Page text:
Analisa Morrison
Juris Doctor Candidate, 2021, University of the Pacific, McGeorge School of Law
Research Note

Caretaker Cabinets in Belgium: A New Measurement and Typology

Journal Politics of the Low Countries, Issue Online First 2020
Keywords caretaker government, Belgium, cabinets, political crisis
Authors Régis Dandoy and Lorenzo Terrière
AbstractAuthor's information

    Belgium is probably the world’s best known case of where caretaker governments reside. Yet a clear scholarly definition and measurement of this concept is missing. Based on a detailed analysis of the Belgian federal cabinets, this research note explores the main characteristics and measures the length of the various caretaker periods. We find that Belgium was governed for no less than 1,485 days by a caretaker government between 2007 and 2020, which equals more than four full calendar years. This research note also presents a novel typology of caretaker periods based on the institutional and political practice within the Belgian legislative and executive branches. This typology can be used to assess caretaker periods at other levels of government as well as in other countries in order to improve our understanding of the many ‘faces’ that a caretaker government can take on.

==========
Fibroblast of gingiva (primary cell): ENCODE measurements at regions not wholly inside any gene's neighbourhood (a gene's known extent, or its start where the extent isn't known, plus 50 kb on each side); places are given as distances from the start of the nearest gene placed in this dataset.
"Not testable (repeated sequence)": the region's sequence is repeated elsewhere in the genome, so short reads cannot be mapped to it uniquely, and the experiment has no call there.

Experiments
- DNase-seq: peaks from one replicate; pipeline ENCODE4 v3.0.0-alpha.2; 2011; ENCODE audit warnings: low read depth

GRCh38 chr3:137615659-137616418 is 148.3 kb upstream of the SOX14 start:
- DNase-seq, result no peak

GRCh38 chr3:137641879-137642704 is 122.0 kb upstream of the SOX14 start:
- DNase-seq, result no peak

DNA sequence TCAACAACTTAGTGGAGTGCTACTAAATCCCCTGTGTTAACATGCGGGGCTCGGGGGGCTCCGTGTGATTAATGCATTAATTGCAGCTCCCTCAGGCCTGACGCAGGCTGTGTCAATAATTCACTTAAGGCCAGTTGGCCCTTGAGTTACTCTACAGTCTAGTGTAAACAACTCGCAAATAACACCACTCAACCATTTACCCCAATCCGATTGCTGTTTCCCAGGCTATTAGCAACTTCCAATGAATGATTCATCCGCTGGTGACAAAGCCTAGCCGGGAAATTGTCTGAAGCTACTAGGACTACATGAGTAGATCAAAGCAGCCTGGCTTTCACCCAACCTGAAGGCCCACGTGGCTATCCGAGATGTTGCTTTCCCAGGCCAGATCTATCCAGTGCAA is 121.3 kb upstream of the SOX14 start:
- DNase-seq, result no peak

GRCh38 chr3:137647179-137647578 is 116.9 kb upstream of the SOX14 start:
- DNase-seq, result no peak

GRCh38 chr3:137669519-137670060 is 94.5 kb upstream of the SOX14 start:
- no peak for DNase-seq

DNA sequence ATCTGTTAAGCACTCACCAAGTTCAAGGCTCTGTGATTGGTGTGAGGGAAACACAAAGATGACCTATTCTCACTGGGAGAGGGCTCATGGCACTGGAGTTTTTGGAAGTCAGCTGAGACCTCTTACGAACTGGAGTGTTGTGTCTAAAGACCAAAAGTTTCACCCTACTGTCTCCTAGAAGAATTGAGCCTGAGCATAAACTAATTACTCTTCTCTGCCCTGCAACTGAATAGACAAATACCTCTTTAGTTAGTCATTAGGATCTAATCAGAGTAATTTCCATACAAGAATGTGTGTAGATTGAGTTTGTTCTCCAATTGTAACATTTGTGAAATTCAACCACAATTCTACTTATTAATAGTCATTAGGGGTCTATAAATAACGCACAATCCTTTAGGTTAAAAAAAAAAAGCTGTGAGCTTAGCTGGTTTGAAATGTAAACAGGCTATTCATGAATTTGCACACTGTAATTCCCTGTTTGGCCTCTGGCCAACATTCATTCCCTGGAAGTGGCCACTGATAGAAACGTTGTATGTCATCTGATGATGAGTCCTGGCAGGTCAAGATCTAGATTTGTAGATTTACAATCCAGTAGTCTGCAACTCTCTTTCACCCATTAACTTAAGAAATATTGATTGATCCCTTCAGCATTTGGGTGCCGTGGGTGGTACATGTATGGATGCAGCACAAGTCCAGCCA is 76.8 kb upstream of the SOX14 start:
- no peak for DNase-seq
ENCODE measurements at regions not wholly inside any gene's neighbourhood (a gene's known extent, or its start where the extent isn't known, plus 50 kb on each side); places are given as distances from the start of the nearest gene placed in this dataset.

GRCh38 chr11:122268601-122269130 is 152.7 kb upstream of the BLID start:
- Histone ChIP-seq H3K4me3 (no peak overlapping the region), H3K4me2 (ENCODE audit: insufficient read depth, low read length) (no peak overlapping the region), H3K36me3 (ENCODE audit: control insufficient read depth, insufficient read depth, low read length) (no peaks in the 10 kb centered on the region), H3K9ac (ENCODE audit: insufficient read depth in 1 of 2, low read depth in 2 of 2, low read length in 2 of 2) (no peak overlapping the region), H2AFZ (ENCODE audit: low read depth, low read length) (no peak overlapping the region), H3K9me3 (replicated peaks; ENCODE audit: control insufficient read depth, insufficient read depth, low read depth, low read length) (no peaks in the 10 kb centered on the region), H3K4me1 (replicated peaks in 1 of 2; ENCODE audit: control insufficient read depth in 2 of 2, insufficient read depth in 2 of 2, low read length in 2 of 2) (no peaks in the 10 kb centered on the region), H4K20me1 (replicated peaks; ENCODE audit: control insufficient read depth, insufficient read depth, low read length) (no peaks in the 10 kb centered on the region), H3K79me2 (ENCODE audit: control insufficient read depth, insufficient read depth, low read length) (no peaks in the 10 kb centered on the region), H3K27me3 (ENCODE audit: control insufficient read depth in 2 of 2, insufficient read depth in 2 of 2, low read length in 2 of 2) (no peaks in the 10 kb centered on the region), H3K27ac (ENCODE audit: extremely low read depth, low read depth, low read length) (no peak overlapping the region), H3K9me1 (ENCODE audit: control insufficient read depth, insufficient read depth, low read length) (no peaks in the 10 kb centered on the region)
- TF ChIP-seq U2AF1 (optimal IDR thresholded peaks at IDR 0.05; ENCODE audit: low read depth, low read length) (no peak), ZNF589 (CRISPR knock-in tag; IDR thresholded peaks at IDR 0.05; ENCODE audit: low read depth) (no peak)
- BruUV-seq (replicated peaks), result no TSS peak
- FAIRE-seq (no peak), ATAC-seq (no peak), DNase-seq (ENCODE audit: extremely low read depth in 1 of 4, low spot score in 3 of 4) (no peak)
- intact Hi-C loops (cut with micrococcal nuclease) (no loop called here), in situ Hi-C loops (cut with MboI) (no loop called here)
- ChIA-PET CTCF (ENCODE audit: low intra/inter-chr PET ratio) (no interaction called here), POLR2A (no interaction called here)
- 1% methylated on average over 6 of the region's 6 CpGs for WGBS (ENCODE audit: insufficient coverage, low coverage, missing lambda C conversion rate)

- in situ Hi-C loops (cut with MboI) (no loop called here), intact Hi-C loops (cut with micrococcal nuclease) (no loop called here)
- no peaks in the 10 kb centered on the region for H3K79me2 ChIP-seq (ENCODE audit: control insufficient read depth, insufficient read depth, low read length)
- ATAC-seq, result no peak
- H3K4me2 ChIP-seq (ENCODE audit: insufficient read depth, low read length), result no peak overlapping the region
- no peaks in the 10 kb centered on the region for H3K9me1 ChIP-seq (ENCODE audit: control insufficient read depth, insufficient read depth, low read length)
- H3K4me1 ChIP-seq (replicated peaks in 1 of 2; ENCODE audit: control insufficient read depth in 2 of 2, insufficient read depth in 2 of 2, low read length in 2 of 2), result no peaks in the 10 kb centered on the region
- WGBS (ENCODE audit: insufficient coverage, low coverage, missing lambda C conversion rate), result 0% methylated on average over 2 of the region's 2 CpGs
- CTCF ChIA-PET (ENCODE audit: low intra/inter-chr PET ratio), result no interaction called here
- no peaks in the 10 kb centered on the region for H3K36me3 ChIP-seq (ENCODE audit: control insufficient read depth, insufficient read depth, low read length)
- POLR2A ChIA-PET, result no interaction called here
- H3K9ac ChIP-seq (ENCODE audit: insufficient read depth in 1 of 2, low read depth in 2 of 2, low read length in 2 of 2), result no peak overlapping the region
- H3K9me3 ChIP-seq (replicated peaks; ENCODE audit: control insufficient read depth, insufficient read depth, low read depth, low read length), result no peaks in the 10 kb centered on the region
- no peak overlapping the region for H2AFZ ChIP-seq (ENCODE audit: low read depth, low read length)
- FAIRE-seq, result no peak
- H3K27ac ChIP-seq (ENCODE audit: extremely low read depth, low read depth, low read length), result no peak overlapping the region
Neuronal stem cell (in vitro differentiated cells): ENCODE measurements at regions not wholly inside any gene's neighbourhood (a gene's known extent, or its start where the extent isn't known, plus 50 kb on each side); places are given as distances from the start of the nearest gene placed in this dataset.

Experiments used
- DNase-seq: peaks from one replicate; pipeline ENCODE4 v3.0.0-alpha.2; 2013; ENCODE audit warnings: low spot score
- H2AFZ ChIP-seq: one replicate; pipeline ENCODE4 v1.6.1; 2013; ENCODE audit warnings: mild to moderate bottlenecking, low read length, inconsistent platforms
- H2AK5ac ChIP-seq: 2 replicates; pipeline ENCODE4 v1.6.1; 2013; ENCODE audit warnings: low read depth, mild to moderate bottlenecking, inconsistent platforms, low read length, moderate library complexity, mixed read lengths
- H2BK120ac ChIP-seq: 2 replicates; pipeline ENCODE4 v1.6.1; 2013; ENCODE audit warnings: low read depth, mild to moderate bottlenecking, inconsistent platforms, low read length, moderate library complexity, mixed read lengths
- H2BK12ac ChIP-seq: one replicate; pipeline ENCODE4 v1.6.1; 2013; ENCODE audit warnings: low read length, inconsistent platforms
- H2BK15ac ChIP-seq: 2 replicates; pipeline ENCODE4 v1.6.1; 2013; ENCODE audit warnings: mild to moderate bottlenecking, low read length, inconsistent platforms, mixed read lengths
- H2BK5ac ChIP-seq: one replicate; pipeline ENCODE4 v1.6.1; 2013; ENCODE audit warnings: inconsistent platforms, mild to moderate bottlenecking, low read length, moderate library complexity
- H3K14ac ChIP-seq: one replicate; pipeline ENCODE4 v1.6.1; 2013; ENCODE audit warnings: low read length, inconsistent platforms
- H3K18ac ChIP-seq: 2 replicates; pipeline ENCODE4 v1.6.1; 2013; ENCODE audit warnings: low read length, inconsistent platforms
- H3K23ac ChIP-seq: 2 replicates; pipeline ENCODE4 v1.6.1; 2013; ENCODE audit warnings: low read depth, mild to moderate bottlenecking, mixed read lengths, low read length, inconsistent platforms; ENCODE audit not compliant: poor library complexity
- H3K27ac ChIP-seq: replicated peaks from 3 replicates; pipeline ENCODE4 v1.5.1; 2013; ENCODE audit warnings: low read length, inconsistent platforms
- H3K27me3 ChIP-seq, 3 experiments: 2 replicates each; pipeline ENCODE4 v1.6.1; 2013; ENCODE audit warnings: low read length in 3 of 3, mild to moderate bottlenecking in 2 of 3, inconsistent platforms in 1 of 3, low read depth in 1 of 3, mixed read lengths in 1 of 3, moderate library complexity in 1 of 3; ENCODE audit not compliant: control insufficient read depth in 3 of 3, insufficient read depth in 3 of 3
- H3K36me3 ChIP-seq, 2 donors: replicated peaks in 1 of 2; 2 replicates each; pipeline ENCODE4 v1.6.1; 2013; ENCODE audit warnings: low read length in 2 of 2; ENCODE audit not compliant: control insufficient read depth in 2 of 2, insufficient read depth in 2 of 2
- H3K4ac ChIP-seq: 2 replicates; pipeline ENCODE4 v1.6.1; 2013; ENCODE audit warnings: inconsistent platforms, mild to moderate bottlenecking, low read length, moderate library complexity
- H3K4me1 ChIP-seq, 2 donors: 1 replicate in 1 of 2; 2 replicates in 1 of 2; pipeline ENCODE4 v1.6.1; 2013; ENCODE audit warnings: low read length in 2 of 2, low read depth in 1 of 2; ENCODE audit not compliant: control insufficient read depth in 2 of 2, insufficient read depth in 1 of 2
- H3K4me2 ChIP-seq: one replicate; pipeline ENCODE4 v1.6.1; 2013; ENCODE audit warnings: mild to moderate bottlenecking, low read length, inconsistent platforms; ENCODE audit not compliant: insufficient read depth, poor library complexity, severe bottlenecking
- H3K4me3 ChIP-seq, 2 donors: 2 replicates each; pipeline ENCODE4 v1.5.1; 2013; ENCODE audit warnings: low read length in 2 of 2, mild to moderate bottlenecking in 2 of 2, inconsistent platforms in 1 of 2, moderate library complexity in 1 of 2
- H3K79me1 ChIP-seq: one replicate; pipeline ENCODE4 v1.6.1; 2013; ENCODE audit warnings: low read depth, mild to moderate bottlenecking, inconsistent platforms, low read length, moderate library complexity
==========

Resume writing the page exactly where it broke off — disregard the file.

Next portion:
Régis Dandoy
Université Libre de Bruxelles

Lorenzo Terrière
Universiteit Gent
Article

Getting Party Activists on Local Lists

How Dutch Local Party Branches Perform Their Recruitment Function

Journal Politics of the Low Countries, Issue 2 2020
Keywords municipal politics, political parties, candidate lists, local party branches, recruitment
Authors Simon Otjes, Marcel Boogers and Gerrit Voerman
AbstractAuthor's information